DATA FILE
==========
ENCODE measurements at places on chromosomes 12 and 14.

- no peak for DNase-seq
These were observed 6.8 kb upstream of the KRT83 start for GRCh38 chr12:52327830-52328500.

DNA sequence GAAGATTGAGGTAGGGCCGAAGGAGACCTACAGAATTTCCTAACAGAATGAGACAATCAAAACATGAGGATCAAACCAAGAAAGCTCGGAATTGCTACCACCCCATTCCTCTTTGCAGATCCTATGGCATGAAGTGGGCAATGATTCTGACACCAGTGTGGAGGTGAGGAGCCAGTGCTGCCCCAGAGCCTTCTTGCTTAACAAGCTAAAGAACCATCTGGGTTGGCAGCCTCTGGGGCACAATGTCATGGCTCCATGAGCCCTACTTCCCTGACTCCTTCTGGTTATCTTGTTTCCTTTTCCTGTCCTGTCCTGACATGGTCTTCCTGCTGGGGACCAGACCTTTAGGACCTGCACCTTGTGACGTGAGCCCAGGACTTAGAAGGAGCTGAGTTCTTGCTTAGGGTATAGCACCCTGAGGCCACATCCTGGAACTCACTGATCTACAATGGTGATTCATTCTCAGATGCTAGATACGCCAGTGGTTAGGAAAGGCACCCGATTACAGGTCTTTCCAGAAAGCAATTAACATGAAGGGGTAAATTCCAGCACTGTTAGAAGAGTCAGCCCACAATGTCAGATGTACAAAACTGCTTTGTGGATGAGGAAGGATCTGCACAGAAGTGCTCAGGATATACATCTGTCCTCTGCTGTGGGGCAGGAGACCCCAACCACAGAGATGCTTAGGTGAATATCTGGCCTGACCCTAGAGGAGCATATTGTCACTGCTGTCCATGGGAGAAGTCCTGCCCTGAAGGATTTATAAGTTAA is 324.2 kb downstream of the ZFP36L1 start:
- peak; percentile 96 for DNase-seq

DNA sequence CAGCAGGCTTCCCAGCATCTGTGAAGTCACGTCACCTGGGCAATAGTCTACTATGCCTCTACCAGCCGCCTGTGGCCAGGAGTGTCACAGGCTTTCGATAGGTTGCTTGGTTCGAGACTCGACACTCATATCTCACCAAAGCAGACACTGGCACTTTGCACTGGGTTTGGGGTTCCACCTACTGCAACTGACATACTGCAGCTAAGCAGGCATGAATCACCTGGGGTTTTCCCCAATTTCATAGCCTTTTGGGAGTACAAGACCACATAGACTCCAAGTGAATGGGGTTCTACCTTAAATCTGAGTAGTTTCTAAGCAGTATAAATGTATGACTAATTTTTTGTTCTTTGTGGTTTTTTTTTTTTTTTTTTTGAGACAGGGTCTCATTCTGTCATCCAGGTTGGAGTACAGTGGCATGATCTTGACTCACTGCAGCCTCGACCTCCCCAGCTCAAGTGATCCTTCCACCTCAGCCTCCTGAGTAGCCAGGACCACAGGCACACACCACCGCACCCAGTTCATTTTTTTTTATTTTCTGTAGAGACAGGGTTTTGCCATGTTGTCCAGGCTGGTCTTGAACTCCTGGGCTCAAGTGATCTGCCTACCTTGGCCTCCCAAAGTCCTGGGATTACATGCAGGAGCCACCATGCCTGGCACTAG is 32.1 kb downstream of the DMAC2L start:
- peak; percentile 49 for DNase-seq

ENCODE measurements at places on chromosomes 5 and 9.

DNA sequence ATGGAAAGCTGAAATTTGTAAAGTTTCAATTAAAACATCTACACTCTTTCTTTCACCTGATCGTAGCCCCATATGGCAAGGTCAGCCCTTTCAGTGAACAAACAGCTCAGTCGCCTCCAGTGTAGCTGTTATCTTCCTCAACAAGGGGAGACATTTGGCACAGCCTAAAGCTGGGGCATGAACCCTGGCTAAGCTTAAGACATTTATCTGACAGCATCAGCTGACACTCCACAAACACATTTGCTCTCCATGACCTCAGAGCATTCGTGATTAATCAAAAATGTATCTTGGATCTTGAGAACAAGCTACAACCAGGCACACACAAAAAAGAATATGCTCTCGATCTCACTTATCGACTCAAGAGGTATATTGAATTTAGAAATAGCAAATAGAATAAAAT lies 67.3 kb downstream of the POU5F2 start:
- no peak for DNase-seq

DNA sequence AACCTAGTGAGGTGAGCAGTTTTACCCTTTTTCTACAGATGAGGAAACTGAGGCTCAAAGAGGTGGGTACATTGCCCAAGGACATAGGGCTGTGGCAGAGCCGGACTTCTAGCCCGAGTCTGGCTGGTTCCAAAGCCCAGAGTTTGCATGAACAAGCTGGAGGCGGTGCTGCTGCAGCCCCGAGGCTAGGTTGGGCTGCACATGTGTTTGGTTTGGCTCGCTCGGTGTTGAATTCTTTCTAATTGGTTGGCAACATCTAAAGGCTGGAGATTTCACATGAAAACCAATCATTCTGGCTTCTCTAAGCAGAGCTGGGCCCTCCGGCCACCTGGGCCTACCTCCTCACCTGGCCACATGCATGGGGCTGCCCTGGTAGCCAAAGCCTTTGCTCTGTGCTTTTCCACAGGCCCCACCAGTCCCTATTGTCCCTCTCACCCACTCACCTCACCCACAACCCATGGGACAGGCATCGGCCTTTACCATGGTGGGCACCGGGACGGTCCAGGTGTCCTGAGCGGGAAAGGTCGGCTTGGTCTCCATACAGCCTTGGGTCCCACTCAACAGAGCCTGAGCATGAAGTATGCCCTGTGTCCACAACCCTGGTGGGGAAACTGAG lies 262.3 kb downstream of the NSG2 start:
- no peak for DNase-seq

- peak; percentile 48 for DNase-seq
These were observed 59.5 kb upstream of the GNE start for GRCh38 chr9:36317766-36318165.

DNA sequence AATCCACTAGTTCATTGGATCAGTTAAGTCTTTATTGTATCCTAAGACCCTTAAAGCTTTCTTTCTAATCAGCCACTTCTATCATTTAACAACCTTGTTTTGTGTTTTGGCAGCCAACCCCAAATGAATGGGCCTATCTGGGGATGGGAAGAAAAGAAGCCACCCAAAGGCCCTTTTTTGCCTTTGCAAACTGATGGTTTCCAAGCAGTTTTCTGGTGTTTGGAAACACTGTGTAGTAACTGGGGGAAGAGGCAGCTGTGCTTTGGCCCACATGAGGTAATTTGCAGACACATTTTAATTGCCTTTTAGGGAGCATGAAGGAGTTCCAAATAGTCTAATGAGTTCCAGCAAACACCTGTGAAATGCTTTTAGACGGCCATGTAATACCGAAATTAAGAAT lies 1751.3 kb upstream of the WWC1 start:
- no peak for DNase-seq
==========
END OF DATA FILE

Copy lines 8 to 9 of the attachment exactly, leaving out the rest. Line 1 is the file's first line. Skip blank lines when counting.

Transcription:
ENCODE measurements at places on chromosomes 5 and 9.

DNA sequence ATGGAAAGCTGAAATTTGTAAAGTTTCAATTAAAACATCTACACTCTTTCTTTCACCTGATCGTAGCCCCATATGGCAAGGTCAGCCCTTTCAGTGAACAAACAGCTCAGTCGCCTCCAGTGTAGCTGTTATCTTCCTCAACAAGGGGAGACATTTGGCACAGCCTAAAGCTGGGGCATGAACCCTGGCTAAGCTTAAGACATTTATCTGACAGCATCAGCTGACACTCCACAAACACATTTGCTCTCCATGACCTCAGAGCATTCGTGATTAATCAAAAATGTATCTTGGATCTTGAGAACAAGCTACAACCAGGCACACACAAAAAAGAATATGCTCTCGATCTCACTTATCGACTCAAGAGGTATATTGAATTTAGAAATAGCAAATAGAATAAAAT lies 67.3 kb downstream of the POU5F2 start: